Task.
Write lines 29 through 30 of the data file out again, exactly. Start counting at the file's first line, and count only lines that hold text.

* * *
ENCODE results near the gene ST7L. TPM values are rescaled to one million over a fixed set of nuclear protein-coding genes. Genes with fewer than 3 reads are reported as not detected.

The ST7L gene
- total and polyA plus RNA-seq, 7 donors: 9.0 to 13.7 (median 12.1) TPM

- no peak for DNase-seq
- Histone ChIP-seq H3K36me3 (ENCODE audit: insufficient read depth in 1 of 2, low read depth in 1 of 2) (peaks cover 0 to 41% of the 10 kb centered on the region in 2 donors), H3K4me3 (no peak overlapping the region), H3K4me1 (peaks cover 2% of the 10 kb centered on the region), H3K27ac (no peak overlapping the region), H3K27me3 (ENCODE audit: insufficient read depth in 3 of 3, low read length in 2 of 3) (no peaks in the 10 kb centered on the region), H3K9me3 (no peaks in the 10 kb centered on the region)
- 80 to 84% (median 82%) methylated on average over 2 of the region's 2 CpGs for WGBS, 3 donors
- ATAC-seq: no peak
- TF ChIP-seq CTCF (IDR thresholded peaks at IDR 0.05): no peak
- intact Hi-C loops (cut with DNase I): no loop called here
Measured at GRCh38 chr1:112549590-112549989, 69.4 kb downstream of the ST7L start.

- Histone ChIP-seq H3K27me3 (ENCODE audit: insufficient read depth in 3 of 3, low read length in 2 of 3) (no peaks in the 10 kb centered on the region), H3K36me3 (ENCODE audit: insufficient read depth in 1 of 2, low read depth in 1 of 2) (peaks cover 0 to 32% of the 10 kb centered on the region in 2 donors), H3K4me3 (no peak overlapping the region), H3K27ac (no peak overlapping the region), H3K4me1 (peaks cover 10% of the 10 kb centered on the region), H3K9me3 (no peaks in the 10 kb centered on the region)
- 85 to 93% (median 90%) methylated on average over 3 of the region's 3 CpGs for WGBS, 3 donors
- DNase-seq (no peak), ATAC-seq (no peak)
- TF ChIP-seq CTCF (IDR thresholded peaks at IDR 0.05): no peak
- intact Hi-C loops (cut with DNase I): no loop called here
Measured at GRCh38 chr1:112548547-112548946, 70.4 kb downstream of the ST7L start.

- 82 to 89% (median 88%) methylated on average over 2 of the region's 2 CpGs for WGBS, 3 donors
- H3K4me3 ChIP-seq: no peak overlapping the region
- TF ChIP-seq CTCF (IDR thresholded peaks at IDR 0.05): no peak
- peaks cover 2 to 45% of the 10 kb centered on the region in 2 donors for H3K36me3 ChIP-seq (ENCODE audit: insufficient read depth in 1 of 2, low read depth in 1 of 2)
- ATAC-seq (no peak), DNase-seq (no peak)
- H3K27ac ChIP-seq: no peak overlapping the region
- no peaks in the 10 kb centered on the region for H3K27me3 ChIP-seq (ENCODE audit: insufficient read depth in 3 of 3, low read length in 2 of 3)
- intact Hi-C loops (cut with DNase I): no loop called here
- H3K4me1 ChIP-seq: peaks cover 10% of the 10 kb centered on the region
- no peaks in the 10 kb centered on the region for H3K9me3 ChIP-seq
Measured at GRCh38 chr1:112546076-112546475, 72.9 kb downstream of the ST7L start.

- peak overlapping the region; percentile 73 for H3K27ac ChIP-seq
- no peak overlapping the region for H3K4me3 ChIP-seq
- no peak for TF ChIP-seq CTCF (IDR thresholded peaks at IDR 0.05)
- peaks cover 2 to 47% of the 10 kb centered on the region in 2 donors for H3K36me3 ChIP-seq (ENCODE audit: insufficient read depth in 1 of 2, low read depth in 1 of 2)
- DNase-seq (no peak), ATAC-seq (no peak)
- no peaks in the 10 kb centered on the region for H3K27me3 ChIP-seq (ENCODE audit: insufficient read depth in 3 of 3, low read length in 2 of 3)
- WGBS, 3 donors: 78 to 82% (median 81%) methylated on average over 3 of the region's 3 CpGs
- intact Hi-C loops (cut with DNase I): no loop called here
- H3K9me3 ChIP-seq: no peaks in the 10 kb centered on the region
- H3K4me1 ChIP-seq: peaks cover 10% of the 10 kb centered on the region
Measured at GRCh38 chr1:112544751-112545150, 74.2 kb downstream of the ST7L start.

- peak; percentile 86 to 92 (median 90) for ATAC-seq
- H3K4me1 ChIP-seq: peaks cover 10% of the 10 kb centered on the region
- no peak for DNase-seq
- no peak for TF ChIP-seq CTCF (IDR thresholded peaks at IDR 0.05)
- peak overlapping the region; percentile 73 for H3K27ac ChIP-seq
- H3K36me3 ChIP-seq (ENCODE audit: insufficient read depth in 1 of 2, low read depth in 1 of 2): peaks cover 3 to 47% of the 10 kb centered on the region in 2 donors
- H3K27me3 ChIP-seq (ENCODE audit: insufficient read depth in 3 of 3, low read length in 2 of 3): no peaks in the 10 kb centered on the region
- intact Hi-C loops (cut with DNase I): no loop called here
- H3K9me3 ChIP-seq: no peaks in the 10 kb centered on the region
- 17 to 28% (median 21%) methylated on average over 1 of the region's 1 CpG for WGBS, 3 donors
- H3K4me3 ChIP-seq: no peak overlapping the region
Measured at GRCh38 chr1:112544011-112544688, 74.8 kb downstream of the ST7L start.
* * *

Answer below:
- no peak overlapping the region for H3K4me3 ChIP-seq
- no peak for TF ChIP-seq CTCF (IDR thresholded peaks at IDR 0.05)